The Cyangugu district experienced a significant earthquake in February this year, with many mud and timber buildings being shaken apart, brick and cement structures cracking badly or falling down completely Nkombo Island, a brief boat ride across Lake Kivu, suffered badly and today many families shelter in temporary shacks of corrugated iron sheets, tarpaulins and sticks. Rwanda Aid is active on the island providing replacement housing for five homeless families in the first phase of rehabilitation and, funds permitting, more low-cost and appropriate housing will follow. Improved sanitation using composting toilets, rainwater harvesting and fuel efficient stoves bring marked improvements to peoples lives on the island; but it is a slow process.

In Kamembe, our 2 volunteers, Frances and Romi, are training local ladies in the use of sewing machines, fabric and card printing and necklace making, giving them new skills and the hope of an income from products for export to Europe.

Plans are well advanced for us to build a modest village for 50-60 disabled children in nearby Ntendezi – an interesting challenge to provide accommodation, showers, toilets, kitchens and accessible gardens for these unfortunate youngsters. If we can surmount the usual bureaucratic hurdles, this project can be underway during the next few weeks.

Rwanda Aid is rapidly becoming known for its drive and expertise in moving this region forwards in terms of schooling, housing, training, welfare and sustainable agriculture. Local mayors recognise RA’s potential to develop previously neglected areas and are willing to expedite the formalities so that we can make good progress with projects without undue delay.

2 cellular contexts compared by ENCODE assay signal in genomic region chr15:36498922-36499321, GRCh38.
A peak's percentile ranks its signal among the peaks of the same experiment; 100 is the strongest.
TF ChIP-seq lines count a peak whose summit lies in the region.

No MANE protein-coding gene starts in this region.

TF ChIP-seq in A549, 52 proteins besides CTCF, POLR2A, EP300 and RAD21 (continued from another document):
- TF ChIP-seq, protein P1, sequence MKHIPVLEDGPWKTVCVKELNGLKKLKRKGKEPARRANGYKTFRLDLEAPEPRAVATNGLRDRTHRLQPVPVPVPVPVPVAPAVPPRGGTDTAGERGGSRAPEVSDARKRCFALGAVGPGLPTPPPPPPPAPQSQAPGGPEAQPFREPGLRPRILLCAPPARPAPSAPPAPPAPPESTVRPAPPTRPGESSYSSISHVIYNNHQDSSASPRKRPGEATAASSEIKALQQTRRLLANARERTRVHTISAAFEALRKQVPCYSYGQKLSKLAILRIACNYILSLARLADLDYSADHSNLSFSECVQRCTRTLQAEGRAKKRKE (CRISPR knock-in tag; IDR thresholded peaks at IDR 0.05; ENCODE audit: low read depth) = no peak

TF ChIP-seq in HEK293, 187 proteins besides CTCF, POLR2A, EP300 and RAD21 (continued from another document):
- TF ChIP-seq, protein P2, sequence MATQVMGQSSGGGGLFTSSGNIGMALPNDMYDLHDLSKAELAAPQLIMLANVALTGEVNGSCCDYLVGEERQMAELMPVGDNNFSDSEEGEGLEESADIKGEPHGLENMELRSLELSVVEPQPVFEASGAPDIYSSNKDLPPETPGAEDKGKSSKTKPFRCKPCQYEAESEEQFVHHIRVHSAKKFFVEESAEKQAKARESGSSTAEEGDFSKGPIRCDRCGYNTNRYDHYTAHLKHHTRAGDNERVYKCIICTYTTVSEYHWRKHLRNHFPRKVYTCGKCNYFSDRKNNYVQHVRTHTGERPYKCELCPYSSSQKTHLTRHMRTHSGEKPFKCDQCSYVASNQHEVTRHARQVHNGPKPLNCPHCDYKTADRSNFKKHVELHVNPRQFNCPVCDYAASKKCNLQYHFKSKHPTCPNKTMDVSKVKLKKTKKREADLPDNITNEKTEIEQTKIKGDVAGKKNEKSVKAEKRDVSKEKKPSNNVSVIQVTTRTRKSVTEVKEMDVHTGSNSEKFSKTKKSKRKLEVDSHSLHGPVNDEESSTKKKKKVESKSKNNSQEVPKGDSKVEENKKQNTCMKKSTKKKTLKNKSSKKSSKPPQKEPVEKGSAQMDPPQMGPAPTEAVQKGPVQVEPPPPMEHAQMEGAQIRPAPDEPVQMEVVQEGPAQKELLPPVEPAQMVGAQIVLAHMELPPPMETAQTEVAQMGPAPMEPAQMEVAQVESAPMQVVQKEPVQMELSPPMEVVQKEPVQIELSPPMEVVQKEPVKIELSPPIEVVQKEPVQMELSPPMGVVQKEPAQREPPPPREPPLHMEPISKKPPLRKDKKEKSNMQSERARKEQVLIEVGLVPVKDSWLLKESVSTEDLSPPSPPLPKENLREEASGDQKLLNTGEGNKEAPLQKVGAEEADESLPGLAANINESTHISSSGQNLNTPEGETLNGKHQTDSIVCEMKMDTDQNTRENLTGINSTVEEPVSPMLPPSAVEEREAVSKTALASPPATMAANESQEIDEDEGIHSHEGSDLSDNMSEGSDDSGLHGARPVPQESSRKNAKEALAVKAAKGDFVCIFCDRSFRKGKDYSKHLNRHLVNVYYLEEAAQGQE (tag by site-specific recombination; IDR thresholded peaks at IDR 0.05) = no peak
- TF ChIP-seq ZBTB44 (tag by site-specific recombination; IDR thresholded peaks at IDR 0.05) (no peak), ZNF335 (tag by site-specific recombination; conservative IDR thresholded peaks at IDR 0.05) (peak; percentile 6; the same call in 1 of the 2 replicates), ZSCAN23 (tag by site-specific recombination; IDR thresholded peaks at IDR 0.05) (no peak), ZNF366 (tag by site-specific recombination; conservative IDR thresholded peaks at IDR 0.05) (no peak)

Toady, we visited two possible future projects: a large warehouse is available which the mayor would like to convert into a community and IT centre – with wireless internet now available through the mobile phone network, such a centre is viable, given good quality IT equipment. There is also a former technical school, situated in a stunning hilltop location overlooking Lake Kivu, terraced countryside, tea fields and the distant Congo. Abandoned since the genocide, this site has considerable potential as a cultural and training centre, perhaps offering courses in crafts, music, agricultural training and appropriate technology. Given suitable accommodation, it could also attract visitor looking for a serene retreat and picturesque location, bringing in a modest income and possibly other skills to help the centre.

Rwanda and Malawi share many characteristics and problems common to the region. Rwanda Aid and the East Africa Trust have the same goals in terms of development and improvement and by working in unison here in Rwanda, we aim to benefit the region and work towards the Rwandan governments Vision 2020: a bright future for the country where the people will enjoy a much better standard of living, better health, a good education and increasing prosperity.